Introduction, Design Features
Mad Catz has long struck us as one of the more thoughtful developers and manufacturers in the computer peripherals industry. While it’s true that most of its mice give the impression that they’re all about flash and style, the company also pursues a goal of physical customization, tailoring its older-model R.A.T. and newer-model RAT lines to each user’s hand and needs. This is hardly typical in a business that favors a one-size-fits-all approach.
The RAT 6 (selling online for about $80 when we wrote this) is a good example. At first glance, it’s the “Look at me!” attitude that draws attention.
With stark black-and-red colors, neon red wires deliberately visible (though not shown in the above photo), holes down to the surface under the mouse, and decorations like the topside measurement marks that have zero functionality, it’s clearly designed for a race of alien mechas who vanished before it could ship. But it’s worth taking a closer look at the RAT 6, both to assess its physical features, and to see just how cleverly Mad Catz has pursued its goal of physical customization.
All issues of style to one side, the RAT 6 has down the basics you’d expect from any gaming mouse—and a few that exceed them. Between the pair of talon-like buttons for the index and middle fingers sits the mouse wheel, with a good, even, clicky tread that doesn’t feel too stiff. Behind that is a DPI switch: Push it in to raise the DPI, and pull it toward you to lower it. (This is how it should be done. Not as a DPI button—like the Logitech G403 Prodigy Wireless has—that either raises or lowers DPI but doesn’t offer both.)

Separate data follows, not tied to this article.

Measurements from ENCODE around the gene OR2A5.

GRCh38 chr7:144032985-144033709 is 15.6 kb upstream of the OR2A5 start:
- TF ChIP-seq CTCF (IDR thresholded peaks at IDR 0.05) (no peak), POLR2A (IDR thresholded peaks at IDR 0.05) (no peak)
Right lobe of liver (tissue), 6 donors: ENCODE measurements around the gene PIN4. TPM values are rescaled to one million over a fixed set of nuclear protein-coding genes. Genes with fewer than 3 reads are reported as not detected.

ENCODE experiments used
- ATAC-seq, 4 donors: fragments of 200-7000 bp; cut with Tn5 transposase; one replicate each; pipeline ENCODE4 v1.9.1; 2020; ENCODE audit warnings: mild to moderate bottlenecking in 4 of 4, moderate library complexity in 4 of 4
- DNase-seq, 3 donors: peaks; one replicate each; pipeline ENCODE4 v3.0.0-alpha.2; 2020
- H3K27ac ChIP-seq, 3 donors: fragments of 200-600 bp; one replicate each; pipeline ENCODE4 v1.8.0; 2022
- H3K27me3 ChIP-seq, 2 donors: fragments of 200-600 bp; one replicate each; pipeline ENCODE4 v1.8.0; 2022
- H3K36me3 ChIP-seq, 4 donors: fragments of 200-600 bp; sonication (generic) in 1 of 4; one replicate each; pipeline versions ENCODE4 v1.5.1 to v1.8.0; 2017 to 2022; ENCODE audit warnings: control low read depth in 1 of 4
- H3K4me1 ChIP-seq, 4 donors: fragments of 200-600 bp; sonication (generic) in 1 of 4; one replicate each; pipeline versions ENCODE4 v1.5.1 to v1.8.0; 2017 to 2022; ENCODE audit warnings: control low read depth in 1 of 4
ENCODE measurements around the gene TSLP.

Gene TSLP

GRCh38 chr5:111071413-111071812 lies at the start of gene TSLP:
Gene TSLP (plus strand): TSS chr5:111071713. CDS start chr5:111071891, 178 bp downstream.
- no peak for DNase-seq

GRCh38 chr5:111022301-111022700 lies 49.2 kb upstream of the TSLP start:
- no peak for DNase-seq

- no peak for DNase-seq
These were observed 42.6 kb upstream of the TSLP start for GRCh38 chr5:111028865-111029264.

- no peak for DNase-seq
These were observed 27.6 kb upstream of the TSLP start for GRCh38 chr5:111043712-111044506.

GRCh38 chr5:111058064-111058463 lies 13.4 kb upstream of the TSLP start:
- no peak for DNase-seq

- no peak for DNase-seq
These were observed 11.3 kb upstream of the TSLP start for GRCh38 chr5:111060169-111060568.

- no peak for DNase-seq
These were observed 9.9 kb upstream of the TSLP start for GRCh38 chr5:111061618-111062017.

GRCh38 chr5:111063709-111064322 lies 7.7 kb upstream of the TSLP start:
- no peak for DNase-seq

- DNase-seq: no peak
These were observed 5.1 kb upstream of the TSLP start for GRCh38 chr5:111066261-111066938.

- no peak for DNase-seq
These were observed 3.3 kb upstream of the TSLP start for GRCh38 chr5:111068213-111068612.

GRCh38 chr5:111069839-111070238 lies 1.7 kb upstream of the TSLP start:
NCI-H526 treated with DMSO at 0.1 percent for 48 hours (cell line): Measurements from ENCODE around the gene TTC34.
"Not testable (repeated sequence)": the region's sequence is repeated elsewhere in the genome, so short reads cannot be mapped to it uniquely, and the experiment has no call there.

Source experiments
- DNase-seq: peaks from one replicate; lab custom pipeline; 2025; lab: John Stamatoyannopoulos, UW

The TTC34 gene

To the left of the left talon is the “Profile” button, on a raised triangular slat that you can just make out on our image above, partly lit in red. We feel it’s as weirdly placed as it was when we reviewed the Mad Catz R.A.T. TE a couple of years ago, but it works well if clicked with the tip of the index finger rather than the side. Of course, that means taking your finger off the left mouse button to do so. It’s permanently set to cycle through your profiles, which we’ll discuss in detail in the Performance section later on in this review.
On the left side of the mouse is a pair of horizontally elongated, well-edged buttons that are reasonably differentiated, and a round button meant for precision aiming…
The thumb rest isn’t the only ergonomic feature of the RAT 6, either. As noted above, the mouse line takes the concept of physical re-configuration seriously. For instance, there’s a small vertical extension lever on the bottom right side of the mouse that’s all but invisible. You can barely make it out here below, southeast of the faux measuring marks…
Press it, and the entire palm area below the logo slides out…
This changes the mouse’s length from 4.5 inches (including the knob sticking out the bottom, which we’ll get into in a bit) to roughly 5.2 inches. The adjustment moves the mouse away from one suitable for a small hand to one that’s medium-size, with a couple of stopping points in between.
The RAT 6 is one of the heavier models in the RAT line: 4.4 ounces, as opposed to Mad Catz’s RAT 4, which weighs in at 3.2 ounces. You can change the weight of this rodent, however. If you turn the knob at the bottom of the mouse counterclockwise, it eventually pops off, along with a spring…
We thought at that point we’d broken it. When we realized we hadn’t, we decided to try again. It seems that behind the spring are three very thick metal washers, and removing them will reduce the weight by up to, roughly, 0.7 ounce. This lets you adjust the weight to suit your preferences for various games, allowing for a balance between stability and surface movement that you prefer.